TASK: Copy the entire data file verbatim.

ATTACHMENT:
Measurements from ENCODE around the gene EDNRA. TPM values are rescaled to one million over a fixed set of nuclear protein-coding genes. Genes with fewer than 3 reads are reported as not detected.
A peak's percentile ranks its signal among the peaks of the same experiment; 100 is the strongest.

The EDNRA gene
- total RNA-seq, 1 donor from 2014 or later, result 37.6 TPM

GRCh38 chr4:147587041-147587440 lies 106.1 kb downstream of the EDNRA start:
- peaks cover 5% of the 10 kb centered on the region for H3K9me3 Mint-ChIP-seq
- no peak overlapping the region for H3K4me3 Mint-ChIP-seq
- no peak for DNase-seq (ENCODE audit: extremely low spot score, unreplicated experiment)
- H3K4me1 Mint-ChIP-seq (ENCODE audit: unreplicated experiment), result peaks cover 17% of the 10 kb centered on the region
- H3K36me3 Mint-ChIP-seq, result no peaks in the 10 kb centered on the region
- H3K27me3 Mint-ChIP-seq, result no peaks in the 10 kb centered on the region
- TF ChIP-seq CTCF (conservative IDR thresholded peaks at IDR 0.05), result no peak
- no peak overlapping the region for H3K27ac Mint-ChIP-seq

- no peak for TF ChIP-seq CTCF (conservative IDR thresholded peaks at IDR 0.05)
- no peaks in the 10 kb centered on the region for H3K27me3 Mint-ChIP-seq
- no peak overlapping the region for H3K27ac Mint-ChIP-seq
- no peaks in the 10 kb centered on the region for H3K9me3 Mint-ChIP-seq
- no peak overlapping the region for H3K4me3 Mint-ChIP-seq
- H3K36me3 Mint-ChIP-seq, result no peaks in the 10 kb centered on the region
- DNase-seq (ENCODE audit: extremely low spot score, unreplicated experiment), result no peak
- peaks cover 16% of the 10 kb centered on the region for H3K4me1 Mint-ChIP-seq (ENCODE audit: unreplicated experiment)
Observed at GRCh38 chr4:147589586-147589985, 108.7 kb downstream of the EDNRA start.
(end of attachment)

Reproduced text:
Measurements from ENCODE around the gene EDNRA. TPM values are rescaled to one million over a fixed set of nuclear protein-coding genes. Genes with fewer than 3 reads are reported as not detected.
A peak's percentile ranks its signal among the peaks of the same experiment; 100 is the strongest.

The EDNRA gene
- total RNA-seq, 1 donor from 2014 or later, result 37.6 TPM

GRCh38 chr4:147587041-147587440 lies 106.1 kb downstream of the EDNRA start:
- peaks cover 5% of the 10 kb centered on the region for H3K9me3 Mint-ChIP-seq
- no peak overlapping the region for H3K4me3 Mint-ChIP-seq
- no peak for DNase-seq (ENCODE audit: extremely low spot score, unreplicated experiment)
- H3K4me1 Mint-ChIP-seq (ENCODE audit: unreplicated experiment), result peaks cover 17% of the 10 kb centered on the region
- H3K36me3 Mint-ChIP-seq, result no peaks in the 10 kb centered on the region
- H3K27me3 Mint-ChIP-seq, result no peaks in the 10 kb centered on the region
- TF ChIP-seq CTCF (conservative IDR thresholded peaks at IDR 0.05), result no peak
- no peak overlapping the region for H3K27ac Mint-ChIP-seq

- no peak for TF ChIP-seq CTCF (conservative IDR thresholded peaks at IDR 0.05)
- no peaks in the 10 kb centered on the region for H3K27me3 Mint-ChIP-seq
- no peak overlapping the region for H3K27ac Mint-ChIP-seq
- no peaks in the 10 kb centered on the region for H3K9me3 Mint-ChIP-seq
- no peak overlapping the region for H3K4me3 Mint-ChIP-seq
- H3K36me3 Mint-ChIP-seq, result no peaks in the 10 kb centered on the region
- DNase-seq (ENCODE audit: extremely low spot score, unreplicated experiment), result no peak
- peaks cover 16% of the 10 kb centered on the region for H3K4me1 Mint-ChIP-seq (ENCODE audit: unreplicated experiment)
Observed at GRCh38 chr4:147589586-147589985, 108.7 kb downstream of the EDNRA start.